this year, day of mourning carries great urgency and great sadness
In 2020, the year of the coronavirus pandemic, this day carries profound and urgent meaning.
Health care workers, emergency workers, supermarket workers, and others put their health at risk and their lives on the line daily.
Most poignantly, health care workers risk illness and must isolate from their own families in order to save the lives of others.
Low-wage workers like supermarket cashiers and couriers, already working physically demanding and monotonous jobs, suddenly find themselves in potentially life-threatening danger.
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The canary is a potent symbol and a powerful reminder. Not so long ago, this small, fragile bird was the only thing that stood between miners and a suffocating death. The world over, workers are little more than canaries in their own workplaces.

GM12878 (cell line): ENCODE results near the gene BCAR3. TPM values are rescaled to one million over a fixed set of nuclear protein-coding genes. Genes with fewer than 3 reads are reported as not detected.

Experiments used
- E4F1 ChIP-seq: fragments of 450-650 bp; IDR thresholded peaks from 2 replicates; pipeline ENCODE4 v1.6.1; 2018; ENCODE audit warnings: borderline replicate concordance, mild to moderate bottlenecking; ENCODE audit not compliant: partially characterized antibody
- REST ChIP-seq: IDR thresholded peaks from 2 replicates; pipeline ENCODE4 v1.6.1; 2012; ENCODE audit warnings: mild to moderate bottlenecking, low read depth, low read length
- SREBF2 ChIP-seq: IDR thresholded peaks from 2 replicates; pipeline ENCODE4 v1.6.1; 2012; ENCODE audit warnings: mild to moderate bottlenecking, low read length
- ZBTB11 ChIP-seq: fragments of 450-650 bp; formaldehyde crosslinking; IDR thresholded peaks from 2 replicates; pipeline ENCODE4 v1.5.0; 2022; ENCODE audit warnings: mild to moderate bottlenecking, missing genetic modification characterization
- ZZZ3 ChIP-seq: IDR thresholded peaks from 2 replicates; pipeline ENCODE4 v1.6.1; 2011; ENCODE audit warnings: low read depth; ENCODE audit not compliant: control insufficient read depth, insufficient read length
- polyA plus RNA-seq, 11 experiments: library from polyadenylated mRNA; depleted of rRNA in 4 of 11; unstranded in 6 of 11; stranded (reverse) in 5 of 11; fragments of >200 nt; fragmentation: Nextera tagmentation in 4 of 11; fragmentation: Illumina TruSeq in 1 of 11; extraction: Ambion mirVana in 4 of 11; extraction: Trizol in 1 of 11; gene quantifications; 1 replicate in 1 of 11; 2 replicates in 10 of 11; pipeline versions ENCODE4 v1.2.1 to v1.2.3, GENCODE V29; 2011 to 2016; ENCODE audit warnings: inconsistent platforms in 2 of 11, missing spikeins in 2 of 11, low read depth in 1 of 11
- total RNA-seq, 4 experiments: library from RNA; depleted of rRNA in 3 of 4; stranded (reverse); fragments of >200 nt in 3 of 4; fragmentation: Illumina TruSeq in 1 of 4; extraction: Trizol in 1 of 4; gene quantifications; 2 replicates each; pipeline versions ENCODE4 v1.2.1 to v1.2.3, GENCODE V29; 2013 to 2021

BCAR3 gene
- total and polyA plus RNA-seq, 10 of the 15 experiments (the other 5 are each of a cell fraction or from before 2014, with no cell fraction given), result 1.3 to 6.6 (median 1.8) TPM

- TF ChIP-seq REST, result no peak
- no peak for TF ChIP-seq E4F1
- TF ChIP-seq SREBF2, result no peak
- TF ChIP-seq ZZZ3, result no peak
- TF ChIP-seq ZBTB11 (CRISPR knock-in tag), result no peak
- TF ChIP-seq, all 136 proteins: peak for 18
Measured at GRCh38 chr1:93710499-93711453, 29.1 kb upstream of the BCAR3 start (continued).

No worker should ever be killed or injured because of work, yet it happens on a regular basis. In our current climate of precarious work, it is happening more frequently.
Privatization of services also causes workplace injuries and death, as companies -- with no public oversight -- cut corners to squeeze more profit out of services that should not be generating profit.
Under-staffing also causes injuries and deaths, as workers are required to do work previously assigned to two or more workers.
Working alone has become commonplace in many fields, including mine. Working alone means there is no one to administer CPR, to help if an accident happens, to call for help if there is a violent confrontation.
Injury and death on the job are not facts of life that just happen. All too often, they are the result of precarious work, austerity measures, and privatization. All too often, worker deaths are preventable deaths.
On April 28, the Day of Mourning for Workers Killed or Injured on the Job, while we pause to mourn our losses, we must renew our commitment to ending these tragedies.